Dutch referendum may be decided on issue of refugees

Netherlands poll on Ukraine treaty could be hijacked to focus on migration policy

Prime minister Mark Rutte: a No vote would be hugely embarrassing for him. Photograph: Yves Herman/Reuters

Prime minister Mark Rutte: a No vote would be hugely embarrassing for him. Photograph: Yves Herman/Reuters

 

The Netherlands has named April 6th as the date for a referendum on a treaty forging closer ties between the EU and Ukraine, a vote which is in danger of becoming a popular plebiscite on refugees coming into Europe from the Middle East.

Although the referendum will be “consultative” (non-binding) a No vote would be hugely embarrassing for prime minister Mark Rutte’s Liberal-Labour coalition government, which takes over the rotating presidency of the EU on January 1st.

Rejection would inevitably raise the spectre of the Netherlands’ overwhelming No vote in the 2005 referendum on the EU’s constitutional treaty, which, to Brussels’ horror, had also been decisively rejected by the French three days earlier.

Unlike 2005, however, this latest vote has been forced on the Dutch government by “a citizens’ initiative” comprising the think tank, Forum for Democracy; Burgercomité EU, which campaigns for an in-out referendum on EU membership; and the “shock” website, Geenstijl.nl.

They see it as the perfect opportunity to test new legislation that came into effect on July 1st allowing the electorate to call for a consultative referendum on any recently adopted law once a threshold of 300,000 signatures has been reached in a “citizens’ petition”.

Historic moment

According to the electoral council, 472,849 signatures were collected, 90.6 per cent of which were valid.

The president of the council described the vote as “a historic moment” for Dutch democracy.

So what is it about the EU-Ukraine association agreement that should concern Dutch voters?

Essentially, those in favour say its aim is closer political and economic co-operation between Brussels and Kiev, the beginning of a programme of integration to move Ukraine out of Russia’s sphere of influence and into that of the West.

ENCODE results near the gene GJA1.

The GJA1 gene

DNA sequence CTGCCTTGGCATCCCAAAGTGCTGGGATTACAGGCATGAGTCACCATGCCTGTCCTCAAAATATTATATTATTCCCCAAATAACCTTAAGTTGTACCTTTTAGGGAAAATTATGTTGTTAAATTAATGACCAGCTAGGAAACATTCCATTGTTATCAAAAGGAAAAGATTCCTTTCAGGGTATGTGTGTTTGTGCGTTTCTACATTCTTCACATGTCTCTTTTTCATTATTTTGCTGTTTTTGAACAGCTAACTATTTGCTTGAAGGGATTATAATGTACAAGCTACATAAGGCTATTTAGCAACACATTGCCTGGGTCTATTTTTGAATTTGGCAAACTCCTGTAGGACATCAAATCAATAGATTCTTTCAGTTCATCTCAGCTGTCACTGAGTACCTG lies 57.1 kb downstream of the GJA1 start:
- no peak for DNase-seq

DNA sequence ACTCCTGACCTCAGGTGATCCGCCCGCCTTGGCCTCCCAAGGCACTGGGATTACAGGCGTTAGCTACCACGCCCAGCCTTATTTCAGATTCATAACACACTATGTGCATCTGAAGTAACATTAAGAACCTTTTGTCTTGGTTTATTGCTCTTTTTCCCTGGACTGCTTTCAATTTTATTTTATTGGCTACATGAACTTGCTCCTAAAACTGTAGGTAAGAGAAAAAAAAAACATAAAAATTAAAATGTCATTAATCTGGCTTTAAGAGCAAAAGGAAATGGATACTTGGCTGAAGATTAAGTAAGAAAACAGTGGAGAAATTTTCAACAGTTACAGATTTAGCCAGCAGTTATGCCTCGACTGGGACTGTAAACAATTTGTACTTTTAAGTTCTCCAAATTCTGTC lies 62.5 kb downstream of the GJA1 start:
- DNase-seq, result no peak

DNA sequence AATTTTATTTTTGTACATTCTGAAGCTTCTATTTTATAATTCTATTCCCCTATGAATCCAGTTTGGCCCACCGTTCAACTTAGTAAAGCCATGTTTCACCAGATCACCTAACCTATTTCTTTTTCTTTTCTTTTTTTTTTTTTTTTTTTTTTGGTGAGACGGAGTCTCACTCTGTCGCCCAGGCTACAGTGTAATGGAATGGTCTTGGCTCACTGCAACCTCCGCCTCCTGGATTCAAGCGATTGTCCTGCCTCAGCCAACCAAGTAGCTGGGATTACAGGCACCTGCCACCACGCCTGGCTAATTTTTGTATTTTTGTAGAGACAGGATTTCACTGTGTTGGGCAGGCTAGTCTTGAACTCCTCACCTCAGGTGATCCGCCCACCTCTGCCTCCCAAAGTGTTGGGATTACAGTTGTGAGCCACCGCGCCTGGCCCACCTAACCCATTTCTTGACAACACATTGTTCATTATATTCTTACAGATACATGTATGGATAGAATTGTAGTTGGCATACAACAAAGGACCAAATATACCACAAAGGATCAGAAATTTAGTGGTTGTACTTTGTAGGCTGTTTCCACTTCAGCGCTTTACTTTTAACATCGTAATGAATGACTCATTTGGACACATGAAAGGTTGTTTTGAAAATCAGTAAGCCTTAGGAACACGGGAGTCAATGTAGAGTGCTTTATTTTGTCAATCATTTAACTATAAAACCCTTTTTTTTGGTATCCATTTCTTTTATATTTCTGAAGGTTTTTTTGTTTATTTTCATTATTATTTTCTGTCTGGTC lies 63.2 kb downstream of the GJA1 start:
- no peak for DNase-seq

Those against argue that EU “expansionism” is costing individual members billions of euros, is giving less of a say to each state as the community grows, and, given Ukraine’s fraught relationship with Russia, puts the EU on a collision course with Moscow.

However, it is becoming clear that, rather than focusing on anything substantive to do with Ukraine, many in the No camp plan to concentrate on the EU’s lack of a coherent refugee policy.

They plan to do so in a potentially explosive climate in which one recent poll showed 92 per cent of Dutch people believe those arriving from Syria and elsewhere should be sent home as quickly as possible.

‘Without consent’

Dutch Eurosceptic Thierry Baudet, founder of the Forum for Democracy, even suggested the EU-Ukraine agreement could allow Ukrainians to travel freely across Europe without visas were the conflict with Russia to worsen.

And Geert Wilders, whose anti-EU, anti-immigrant Freedom Party is at an all-time high in the polls in response to the arrival here of 60,000 refugees this year, says he’ll support a No vote.

There’s no doubt the exercise of democracy is a good thing, even when legislation already passed by parliament is being challenged. What happens, though, when the referendum question being answered is not the one being asked? That is now in danger of happening on April 6th next year.